overseas will interpret this as some strange Canadian way of conflating Christmas and April Fools.
No Country for Old Men (Movie) written and directed by Ethan Coen and Joel Coen; based on the book by Cormac
McCarthy; starring: Tommy Lee Jones, Josh Brolin, Javier Bardem, Kelly Macdonald, Woody Harrelson, Garret Dillahunt
The best way to approach a Coen brothers movie is to expect that you’re going to get what you’re not expecting.
Which you do in this adaptation of a Cormac McCarthy novel set in Texas in 1980.
On one level, it’s a latter-day wild west adventure with, admittedly, some kooky Coen twists. Josh Brolin plays Llewelyn,
a rugged young guy who may not be the sharpest knife in the drawer but who makes up for any deficiencies with his
wily, self-sufficiency. While wandering in the desert one day, he stumbles on the aftermath of a drug deal gone bad. That
leads to some very bad decisions on his part and that leads to conflict with some really, really bad people. The cat-and-mouse
game gets extremely tense at times. Some of the plot twists are incomprehensible to me and sometimes it’s not clear
who people are but maybe that’s more my problem than the movie’s. The violence and gore make for some difficult
watching, especially when these guys get into self-medicating.
And yet, it isn’t the thriller quality that makes this movie special. Things aren’t even resolved in the way
you might expect from a typical thriller. What’s more important than the excitement is the musing about people
and crime – mostly from the point of view of Tommy Lee Jones as the sheriff who’s getting that over-the-hill feeling.
He and his wet-behind-the-ears sidekick (Garrett Dillahunt) have some great scenes mulling things over and getting off some
pithy remarks – if you can get decode the Texas accents. (Why don’t them people speak English good like me?) Contrary
to what you might think, these scenes never intrude on the action; they seem the necessary counter-point to the mayhem. Only
at one point did I feel that the philosophizing was beginning to lag. I was saying, "Ok, Coen brothers, let’s get
to the point." So you know what they did? They ended the movie right then and there.
So many details about this movie are striking. When the sheriff turns on the bathroom light in a rundown motel, you
hear the creaky exhaust fan labouring into action. One of the most chilling moments comes when you see a really bad guy exiting
a house and the only way you know somebody has been killed is that he stops on the porch to check his boots (earlier we learned
that he hates getting blood on them). Kelly Macdonald, as the wife of the Brolin character, struck me as especially believable
– an innocent and inexperienced girl who turns out to have unexpected strength of character. Most importantly, she’s
attractive in an ordinary way, not at all a movie star. Virtually all the minor parts are marvels of casting whether they
be store clerks, motel receptionists, waitresses or border guards – all genuinely real characters, note-perfect in every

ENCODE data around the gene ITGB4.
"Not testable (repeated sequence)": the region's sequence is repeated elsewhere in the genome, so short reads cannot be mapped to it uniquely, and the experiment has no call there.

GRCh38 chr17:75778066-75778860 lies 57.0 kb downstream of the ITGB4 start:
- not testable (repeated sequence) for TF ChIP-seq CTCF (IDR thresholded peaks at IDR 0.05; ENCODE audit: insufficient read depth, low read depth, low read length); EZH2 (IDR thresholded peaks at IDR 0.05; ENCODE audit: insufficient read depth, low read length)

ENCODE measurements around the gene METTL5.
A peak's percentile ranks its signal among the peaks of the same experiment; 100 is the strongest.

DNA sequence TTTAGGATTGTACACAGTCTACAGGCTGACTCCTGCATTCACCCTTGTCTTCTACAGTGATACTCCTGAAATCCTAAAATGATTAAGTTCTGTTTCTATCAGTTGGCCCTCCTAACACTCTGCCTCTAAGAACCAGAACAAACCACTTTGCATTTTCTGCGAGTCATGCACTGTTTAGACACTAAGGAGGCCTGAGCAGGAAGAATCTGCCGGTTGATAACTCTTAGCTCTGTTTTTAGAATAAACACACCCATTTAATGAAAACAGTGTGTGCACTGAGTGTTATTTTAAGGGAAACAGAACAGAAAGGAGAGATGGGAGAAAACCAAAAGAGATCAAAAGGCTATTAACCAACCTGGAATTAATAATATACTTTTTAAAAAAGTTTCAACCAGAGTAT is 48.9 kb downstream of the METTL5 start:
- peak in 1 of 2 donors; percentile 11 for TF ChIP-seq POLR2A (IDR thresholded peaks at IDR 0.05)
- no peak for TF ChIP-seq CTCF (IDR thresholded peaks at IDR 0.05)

Which makes it all the more bewildering that the casting of one character could be so off-key. Javier Bardem as the psychopathic
killer isn’t believable at any point. Granted, it’s very hard to play a character so evil that he hardly seems
human. Not many actors can turn make a real person of such a role. But it may not be Senor Bardem’s fault entirely.
He’s saddled with a stiff 1970s-style shoulder-length wig that never looks anything but phony and his pallid makeup
gives his skin a ghoulish, green shine. I cannot understand how movie-makers who nail everything else perfectly could have
missed the mark so badly on this character. But it’s saying a great deal to the credit of the movie to admit that even
this serious casting flaw didn’t spoil my enjoyment of all the badness.
Rating: B- (where "B" = "Better than most")
Remembering The Bones (Novel) by Frances Itani, 2007
An elderly lady sets out on a big adventure but has an accident and ends up lying on her back in a ravine, thinking over
her past life. That’s it. Period.
Author Frances Itani is, apparently, a much-celebrated and esteemed Canadian writer. My guess is that her forte is sensitive
writing about women’s lives. There’s lots of that on offer here but the book doesn’t show any sense of the
structure or the drama that one usually expects in a novel. Seldom have I read a novel so utterly lacking in any forward momentum.
You’d think the lady’s drastic situation would provide some plot, but no. Her current plight rates only brief
mention now and then. She occasionally inches a bit closer to her crashed car but there’s no sense of urgency, you can’t
tell how much time is passing and her distress – if that’s the word – never strikes any note of immediacy.
All this might work if the thoughts and memories she dredges up were gripping. A few instances of remembered tragedies
caught my attention but other than that, the material is bland. Does Canadian fiction really need fond recollections
of another stern but loving grandmother who has a tendency, in any crisis, to dish out corny bible quotes? Towards the end
of the book, the woman lying in the ravine comes up with some interesting details about her relationship with her dead husband
and I did admire the skill with which the writer weaves the memories into a tapestry – if only the result had been more
noteworthy. If you’re not tired of sagas about plucky women who carry on in a world where the men are mostly dead, maimed
or irrelevant, then maybe this is the book for you – and your book club.